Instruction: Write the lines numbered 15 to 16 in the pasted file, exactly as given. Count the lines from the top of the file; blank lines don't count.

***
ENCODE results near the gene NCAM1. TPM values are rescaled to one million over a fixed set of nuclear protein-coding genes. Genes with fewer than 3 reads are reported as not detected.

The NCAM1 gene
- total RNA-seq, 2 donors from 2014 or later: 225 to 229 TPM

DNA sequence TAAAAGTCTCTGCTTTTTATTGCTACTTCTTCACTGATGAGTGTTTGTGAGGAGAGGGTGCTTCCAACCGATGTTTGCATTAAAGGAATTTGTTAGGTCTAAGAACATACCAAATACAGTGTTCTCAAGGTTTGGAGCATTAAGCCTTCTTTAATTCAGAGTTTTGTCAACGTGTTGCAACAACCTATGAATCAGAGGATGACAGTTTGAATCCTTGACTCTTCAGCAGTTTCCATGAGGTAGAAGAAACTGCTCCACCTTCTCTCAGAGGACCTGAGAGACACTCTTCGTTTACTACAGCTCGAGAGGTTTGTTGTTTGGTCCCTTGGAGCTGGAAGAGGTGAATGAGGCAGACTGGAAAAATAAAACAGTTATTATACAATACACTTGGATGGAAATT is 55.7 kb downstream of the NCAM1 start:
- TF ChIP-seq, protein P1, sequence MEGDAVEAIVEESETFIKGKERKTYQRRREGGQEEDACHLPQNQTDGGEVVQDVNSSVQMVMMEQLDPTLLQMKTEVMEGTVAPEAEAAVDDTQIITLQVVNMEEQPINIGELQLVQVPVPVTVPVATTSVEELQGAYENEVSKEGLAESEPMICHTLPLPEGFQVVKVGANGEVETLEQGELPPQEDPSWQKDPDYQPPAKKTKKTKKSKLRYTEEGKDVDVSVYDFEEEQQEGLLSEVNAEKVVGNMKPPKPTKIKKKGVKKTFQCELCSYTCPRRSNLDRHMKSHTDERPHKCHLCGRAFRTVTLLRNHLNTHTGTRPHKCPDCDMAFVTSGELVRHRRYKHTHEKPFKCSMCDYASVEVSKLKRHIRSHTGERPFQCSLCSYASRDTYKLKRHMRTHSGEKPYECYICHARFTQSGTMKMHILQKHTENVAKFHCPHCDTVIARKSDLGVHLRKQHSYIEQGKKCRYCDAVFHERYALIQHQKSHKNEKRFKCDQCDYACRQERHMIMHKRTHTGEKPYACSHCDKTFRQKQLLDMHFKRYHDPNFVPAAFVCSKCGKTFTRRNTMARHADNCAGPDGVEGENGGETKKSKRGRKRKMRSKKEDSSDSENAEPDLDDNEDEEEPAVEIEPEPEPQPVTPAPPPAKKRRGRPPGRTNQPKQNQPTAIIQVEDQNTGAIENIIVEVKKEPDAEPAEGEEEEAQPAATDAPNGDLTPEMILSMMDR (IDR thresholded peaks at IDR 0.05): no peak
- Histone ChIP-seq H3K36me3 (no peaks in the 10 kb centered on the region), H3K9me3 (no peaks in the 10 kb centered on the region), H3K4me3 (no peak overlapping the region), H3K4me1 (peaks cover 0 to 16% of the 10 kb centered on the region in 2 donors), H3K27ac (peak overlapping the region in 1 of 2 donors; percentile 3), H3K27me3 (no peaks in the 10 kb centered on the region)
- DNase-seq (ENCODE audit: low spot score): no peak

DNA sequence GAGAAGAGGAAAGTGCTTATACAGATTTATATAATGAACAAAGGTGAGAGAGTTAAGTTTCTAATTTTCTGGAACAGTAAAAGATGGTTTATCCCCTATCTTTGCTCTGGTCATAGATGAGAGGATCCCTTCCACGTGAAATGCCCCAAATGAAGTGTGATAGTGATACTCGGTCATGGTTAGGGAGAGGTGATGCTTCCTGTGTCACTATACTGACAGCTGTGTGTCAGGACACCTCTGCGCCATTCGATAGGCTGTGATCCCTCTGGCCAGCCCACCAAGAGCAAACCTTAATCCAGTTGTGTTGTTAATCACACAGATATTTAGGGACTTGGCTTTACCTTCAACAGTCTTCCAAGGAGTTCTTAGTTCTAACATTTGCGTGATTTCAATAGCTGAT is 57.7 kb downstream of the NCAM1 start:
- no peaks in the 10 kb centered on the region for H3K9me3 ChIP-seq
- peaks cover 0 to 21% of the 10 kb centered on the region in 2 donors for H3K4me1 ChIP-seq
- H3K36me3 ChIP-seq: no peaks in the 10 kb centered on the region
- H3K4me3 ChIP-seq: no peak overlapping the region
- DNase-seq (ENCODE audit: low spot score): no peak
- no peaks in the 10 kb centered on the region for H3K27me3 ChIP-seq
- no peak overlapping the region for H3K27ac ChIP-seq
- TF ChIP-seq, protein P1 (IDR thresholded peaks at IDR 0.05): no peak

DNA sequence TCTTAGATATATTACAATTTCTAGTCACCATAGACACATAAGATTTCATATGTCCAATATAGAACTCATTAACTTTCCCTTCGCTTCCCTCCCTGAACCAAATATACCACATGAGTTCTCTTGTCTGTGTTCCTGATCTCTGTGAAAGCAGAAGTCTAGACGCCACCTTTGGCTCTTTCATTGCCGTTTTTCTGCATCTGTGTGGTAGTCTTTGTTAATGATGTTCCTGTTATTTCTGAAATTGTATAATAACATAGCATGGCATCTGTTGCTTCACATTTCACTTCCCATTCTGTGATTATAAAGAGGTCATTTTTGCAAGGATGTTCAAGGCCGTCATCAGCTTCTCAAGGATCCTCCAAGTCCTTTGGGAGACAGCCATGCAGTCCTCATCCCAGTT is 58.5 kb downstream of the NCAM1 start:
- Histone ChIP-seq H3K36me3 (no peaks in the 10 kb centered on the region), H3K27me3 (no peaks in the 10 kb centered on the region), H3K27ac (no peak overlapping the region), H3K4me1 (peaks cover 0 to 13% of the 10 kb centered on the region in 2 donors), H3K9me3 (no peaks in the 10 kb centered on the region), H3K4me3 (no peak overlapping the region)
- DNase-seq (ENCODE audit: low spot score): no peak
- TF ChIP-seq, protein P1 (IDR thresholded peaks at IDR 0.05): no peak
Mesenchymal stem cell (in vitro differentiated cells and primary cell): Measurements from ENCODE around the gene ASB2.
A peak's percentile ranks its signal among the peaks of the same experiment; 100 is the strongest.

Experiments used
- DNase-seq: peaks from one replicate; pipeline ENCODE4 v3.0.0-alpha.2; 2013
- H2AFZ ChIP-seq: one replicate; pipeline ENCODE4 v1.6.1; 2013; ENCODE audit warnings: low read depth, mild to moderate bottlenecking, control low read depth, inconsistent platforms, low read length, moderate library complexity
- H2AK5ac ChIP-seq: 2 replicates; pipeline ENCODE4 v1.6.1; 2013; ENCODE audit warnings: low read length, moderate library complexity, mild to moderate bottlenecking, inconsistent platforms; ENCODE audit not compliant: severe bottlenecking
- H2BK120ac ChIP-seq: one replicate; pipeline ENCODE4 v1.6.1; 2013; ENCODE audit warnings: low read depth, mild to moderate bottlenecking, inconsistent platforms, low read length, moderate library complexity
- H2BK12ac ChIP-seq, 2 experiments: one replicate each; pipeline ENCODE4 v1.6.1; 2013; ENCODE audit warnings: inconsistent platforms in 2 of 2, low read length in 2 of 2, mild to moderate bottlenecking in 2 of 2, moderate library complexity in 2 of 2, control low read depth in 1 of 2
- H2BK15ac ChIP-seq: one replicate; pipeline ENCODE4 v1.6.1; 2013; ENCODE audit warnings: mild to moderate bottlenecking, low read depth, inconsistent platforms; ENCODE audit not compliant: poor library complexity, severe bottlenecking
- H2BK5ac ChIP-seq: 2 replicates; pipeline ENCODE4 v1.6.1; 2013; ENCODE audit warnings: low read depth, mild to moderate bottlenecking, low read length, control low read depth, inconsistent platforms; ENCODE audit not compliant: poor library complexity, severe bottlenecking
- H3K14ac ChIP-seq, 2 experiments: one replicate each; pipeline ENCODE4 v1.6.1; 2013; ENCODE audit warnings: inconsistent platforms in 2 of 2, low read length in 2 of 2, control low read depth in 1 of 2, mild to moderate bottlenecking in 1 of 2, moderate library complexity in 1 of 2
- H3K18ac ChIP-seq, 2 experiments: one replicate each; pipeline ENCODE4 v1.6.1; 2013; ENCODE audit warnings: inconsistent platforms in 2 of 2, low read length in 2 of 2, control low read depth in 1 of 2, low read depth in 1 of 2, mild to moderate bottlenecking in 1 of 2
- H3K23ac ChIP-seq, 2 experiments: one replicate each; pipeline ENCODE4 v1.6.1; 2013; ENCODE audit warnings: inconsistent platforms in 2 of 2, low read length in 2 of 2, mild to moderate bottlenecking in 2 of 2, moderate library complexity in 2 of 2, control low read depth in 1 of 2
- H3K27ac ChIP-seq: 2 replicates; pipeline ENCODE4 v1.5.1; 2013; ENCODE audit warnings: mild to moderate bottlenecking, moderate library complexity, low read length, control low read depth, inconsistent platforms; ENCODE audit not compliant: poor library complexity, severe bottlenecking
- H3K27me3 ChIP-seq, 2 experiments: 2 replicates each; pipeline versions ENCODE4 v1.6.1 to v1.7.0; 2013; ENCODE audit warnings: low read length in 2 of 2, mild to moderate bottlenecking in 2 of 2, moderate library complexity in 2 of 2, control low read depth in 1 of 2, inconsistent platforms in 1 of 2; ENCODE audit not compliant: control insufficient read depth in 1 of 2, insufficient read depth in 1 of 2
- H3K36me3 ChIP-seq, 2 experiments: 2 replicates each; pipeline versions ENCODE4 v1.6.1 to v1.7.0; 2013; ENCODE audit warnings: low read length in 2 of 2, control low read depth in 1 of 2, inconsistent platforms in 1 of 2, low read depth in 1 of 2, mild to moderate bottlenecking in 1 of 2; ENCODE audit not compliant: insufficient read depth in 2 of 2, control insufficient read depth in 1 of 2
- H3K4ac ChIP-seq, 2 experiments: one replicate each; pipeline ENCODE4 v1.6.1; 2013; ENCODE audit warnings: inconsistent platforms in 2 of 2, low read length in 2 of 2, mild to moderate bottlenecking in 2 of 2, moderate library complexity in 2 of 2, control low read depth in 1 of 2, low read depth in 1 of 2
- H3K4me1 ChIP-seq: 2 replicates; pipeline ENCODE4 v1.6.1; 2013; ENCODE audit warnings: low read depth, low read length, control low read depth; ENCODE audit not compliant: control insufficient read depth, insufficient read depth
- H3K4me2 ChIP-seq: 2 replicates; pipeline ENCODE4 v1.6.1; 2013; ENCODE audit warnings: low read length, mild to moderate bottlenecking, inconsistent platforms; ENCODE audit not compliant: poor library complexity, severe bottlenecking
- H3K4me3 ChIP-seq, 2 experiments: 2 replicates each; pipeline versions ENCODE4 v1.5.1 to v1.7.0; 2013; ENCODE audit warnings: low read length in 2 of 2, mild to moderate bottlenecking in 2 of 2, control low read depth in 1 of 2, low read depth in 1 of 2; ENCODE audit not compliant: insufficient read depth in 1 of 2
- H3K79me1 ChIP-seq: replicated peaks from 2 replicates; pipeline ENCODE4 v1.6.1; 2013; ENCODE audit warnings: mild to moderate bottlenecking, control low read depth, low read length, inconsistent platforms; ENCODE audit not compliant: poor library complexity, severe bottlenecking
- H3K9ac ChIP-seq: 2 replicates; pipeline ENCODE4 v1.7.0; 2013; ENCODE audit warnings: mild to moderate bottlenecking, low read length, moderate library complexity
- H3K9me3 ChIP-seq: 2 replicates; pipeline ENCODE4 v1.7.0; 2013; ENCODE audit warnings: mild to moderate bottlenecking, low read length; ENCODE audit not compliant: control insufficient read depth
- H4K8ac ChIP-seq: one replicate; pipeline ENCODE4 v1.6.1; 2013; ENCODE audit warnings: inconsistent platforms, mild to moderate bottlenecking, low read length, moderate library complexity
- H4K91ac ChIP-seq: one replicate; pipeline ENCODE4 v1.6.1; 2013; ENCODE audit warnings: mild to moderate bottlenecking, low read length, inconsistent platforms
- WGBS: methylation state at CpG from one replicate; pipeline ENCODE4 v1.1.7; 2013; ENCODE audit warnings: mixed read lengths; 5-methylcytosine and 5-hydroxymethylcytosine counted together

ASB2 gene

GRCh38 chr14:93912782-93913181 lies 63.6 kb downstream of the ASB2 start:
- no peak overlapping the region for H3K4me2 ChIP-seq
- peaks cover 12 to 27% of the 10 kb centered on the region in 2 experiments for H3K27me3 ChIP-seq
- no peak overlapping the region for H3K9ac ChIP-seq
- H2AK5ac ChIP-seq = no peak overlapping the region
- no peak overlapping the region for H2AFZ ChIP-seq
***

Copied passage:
- no peak overlapping the region for H3K27ac ChIP-seq
- TF ChIP-seq, protein P1 (IDR thresholded peaks at IDR 0.05): no peak